The only real question is simply whether there is any actual advantage in buying MO tyres... not if it is illegal or unsafe to drive on non-MO tyres as such.
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Old 23-11-2016, 11:10 AM   #20
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Just had this same question. Merc dealer was telling me that I had to replace the GL's 295/40/R21's with PZero's MO marked for £345 a corner.....
I hope mercedes have good solicitors, as the Pirelli P zero is probably the most lethal tyre in the world in wet weather. Just shows MO is a joke and tyre makers must pay mercedes and get good marketing out of the deal.

Maybe this missed the suffix RON on their MO Pirelli's ?
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Old 23-11-2016, 11:18 AM   #21
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I've just fitted Michelin CrossClimate tyres to my W205 after a chat with Michelin. They told me that the MO designation didn't mean that the tyres were any better than non-MO tyres, just that they'd been approved by Mercedes after joint development work. They also said that they will not be designating the CrossClimate tyres with the manufacturer OEM approval letters.
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Old 23-11-2016, 12:35 PM   #22
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Just to clarify while there is a valid question as to how MO tyres are different to no-MO - if at all - but clearly any tyre officially sold in the UK that meets EU regulations and the manufacturer's specifications in terms of size, load, speed rating etc, is both legal and safe to use.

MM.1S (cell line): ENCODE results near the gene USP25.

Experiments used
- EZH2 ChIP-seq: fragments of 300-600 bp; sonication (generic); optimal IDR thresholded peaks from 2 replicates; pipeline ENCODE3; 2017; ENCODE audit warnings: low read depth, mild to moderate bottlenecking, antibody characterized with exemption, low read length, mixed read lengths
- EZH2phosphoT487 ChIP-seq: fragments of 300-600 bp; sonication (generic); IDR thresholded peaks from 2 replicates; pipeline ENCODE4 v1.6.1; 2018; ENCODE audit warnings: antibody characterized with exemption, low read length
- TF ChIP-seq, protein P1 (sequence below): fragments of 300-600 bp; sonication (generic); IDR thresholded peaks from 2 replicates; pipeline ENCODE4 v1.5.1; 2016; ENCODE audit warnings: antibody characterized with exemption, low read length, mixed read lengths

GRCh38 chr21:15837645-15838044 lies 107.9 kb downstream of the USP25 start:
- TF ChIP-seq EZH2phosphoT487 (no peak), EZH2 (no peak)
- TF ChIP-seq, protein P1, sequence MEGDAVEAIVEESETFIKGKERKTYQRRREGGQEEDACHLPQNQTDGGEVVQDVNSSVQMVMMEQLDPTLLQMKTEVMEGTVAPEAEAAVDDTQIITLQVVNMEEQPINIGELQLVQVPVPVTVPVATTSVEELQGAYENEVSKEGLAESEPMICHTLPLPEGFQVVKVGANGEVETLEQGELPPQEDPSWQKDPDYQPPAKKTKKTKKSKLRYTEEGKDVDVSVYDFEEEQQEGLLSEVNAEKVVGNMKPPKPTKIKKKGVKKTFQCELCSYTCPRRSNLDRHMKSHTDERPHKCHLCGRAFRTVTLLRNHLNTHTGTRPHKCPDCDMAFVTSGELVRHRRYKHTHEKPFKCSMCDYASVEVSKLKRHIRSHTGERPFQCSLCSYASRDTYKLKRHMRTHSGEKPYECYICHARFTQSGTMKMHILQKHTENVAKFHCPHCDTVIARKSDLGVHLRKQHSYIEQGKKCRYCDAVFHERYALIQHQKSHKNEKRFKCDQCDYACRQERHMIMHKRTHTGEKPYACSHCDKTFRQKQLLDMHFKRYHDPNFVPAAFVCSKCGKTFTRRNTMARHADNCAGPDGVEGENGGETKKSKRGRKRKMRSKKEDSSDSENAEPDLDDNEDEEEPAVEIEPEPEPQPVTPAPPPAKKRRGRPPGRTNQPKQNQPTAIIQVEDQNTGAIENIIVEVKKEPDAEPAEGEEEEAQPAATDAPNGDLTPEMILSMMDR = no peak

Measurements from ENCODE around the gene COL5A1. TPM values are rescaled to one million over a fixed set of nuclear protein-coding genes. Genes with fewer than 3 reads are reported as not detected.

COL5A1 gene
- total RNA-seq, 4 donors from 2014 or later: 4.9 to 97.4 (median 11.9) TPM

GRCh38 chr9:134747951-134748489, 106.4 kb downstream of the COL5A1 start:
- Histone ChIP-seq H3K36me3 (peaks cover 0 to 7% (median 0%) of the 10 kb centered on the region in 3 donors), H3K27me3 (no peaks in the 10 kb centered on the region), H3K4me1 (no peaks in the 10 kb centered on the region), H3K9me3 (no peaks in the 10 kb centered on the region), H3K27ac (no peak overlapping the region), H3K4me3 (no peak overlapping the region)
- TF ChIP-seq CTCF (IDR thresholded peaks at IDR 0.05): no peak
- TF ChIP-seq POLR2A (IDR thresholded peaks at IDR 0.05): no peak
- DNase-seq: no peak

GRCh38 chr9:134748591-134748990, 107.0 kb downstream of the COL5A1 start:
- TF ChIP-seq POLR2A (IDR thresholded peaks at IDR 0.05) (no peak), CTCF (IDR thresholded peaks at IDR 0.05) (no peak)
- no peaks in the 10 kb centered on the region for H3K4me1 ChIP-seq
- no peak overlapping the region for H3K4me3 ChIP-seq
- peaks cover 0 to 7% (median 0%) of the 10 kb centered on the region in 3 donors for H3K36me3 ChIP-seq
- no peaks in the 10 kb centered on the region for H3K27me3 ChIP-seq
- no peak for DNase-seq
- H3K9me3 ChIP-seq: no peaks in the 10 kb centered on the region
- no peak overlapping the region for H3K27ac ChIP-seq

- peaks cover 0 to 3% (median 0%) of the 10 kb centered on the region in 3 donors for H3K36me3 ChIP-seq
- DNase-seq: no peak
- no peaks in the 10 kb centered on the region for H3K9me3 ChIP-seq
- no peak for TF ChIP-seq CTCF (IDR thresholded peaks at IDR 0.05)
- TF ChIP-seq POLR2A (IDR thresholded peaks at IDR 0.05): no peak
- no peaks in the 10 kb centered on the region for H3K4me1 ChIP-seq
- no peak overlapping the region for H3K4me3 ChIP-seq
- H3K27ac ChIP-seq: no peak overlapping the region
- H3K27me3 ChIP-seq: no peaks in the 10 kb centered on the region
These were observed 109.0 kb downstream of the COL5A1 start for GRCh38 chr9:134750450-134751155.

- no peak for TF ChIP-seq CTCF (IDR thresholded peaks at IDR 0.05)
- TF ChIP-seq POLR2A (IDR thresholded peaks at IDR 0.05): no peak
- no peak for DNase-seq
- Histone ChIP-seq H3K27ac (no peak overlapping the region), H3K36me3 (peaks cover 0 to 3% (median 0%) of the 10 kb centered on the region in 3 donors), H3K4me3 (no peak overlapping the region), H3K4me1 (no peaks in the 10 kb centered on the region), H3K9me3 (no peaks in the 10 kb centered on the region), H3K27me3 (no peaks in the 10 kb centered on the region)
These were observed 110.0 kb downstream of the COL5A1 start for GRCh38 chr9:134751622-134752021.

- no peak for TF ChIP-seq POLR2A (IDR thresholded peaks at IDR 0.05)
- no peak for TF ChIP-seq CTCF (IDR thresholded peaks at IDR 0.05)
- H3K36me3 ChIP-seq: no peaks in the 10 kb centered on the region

The only real question is simply whether there is any actual advantage in buying MO tyres... not if it is illegal or unsafe to drive on non-MO tyres as such.
Tyres are a consumable. As markjay says, so long as they are the right size, speed and load rating as per the vehicle manufacturer's specifications and meet the EU legislation, what's the problem?
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Old 23-11-2016, 12:47 PM   #23
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I contacted my insurer Aviva about upping the rears from 285 to 295, due to more availability and being a bit of a poseur, and they said they weren't interested in tyres for insurance purposes.
Yes.

When I bought my wife the 212 350 cdi recently ( from Mercedes Edinburgh) , it had one Conti 2 N3 rating with a 93 load index. All the others were Conti 3 97 load rated MO spec. The dealer said this was fine, I said not. They said ask your insurance company, if they say change it, we will.

I asked the insurance company about this and they said, as long as it has passed it's MOT, it is fine with us.

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Old 23-11-2016, 01:28 PM   #24
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Yes.

When I bought my wife the 212 350 cdi recently ( from Mercedes Edinburgh) , it had one Conti 2 N3 rating with a 93 load index. All the others were Conti 3 97 load rated MO spec. The dealer said this was fine, I said not. They said ask your insurance company, if they say change it, we will.